MH: Where is Carilion as a health system? What level of commitment have you made to alternative payment models and how much of your patient population is at-risk?
Agee: I’ll just frame it by saying that we changed our delivery model about 10 years ago to a clinic. So before even the words “care management” became popular, we decided to change our model for our prominent care practices.
We’ve had 10 years of work there and have shown some really good success. We’re constantly changing the model. What’s important is how hard this is. You can’t accomplish it in a day. We’re all-in.
Somebody will ask, “Where is that housed in your organization?” Well it’s housed everywhere. It happens in primary care. It happens in the emergency room. It involves social services. It involves our nurses. We’re really trying to have much more of an internal community and external community of services wrapped around the care delivery model.
We are a CMS Next Generation ACO. We like that model, but we’re not convinced that the requirements and the cost are worth it. The CMS has been delayed in giving us data that will help us make decisions about what we’re doing. Whether we’ll continue with that or not is a question we’re thinking through right now.
MH: What are some concerns with the CMS?
Agee: We need more timely data. Of the patients who are subscribed to us, are we moving the needle? What’s that look like? It’s really that simple. You need data in time to make a good decision. We have a saying around our organization: “We’re willing to take risks, but not be reckless with our patients’ money.”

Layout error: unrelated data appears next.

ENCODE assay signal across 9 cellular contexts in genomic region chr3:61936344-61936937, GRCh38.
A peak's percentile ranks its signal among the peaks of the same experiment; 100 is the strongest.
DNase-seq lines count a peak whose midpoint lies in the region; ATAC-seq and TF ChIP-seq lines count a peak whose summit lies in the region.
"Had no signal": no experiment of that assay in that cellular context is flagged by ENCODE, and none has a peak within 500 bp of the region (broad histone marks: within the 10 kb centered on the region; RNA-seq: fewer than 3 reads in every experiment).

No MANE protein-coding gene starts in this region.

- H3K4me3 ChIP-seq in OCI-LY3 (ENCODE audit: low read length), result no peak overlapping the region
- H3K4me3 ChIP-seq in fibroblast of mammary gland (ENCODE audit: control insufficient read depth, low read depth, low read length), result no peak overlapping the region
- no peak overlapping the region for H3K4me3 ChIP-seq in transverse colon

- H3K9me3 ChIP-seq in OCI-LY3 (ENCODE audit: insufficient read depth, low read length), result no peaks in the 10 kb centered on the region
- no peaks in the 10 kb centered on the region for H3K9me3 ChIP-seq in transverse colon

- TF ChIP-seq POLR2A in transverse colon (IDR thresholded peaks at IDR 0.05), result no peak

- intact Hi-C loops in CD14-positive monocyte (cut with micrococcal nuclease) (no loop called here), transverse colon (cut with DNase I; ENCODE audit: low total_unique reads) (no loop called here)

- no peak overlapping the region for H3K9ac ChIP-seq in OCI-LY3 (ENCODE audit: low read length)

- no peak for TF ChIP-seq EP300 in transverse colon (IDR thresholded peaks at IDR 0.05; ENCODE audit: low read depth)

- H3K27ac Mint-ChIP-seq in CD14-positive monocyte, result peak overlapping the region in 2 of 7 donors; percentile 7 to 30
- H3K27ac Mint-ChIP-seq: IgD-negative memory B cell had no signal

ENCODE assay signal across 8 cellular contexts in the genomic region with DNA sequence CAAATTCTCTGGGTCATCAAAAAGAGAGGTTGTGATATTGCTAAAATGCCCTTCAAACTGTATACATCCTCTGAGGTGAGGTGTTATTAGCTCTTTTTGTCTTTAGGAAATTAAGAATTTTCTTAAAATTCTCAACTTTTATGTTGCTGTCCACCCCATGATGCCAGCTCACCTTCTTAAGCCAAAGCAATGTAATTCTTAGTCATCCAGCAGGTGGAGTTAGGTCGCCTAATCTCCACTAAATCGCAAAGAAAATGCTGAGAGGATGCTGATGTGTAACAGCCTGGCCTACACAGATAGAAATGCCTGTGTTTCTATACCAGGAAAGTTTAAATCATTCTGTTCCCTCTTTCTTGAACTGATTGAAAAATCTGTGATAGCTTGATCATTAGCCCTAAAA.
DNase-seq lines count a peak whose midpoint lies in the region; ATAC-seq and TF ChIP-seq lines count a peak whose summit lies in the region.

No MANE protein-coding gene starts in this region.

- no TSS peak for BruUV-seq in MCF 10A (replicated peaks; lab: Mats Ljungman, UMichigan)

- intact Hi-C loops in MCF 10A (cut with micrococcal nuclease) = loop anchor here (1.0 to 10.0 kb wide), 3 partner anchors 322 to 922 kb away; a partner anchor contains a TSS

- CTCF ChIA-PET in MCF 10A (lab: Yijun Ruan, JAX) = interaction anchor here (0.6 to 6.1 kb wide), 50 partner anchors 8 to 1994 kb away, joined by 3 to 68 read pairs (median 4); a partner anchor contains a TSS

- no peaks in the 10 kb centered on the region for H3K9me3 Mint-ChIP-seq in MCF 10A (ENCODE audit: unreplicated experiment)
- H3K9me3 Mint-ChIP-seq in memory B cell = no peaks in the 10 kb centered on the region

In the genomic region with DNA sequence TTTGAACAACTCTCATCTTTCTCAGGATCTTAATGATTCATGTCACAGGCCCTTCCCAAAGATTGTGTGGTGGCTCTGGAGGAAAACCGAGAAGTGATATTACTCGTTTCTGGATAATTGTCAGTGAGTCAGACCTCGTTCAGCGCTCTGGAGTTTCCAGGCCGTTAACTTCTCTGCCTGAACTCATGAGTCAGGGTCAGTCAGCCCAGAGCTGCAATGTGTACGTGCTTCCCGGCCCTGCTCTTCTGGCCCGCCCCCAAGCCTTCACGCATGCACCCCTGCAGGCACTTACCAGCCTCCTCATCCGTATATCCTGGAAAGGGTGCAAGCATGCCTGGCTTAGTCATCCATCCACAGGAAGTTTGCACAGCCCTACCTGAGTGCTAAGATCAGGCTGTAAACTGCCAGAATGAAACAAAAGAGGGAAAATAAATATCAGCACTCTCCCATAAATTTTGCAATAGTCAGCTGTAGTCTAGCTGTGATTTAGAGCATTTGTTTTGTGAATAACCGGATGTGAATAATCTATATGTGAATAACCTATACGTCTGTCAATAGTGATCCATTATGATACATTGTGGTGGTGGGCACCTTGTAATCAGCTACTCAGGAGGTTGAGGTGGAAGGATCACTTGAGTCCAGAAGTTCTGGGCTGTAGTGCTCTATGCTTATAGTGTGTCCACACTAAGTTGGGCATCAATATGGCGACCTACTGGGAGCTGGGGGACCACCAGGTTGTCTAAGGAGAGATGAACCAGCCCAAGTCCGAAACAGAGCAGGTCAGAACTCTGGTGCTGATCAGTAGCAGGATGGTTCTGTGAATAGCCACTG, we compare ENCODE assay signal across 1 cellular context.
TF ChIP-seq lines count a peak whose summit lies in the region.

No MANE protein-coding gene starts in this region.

MH: What about on the private payer side? Have you made inroads on risk contracts?
Agee: Anthem has at least a 70% share of our commercial market, so they’re the big kahuna. We’ve developed over the last five years, I think, a good relationship with Anthem, thinking of them as partners, not adversaries. Our Anthem contract is more of a DRG model.
MH: Thinking about adversarial relationships, when an insurer like Anthem comes out with policies over ER coverage or imaging, how does that play into your relationship?
Agee: Let’s talk about them separately. For ER, patients don’t show up in the ER with a diagnosis written across their forehead. I think clinicians need to make that decision, not insurers.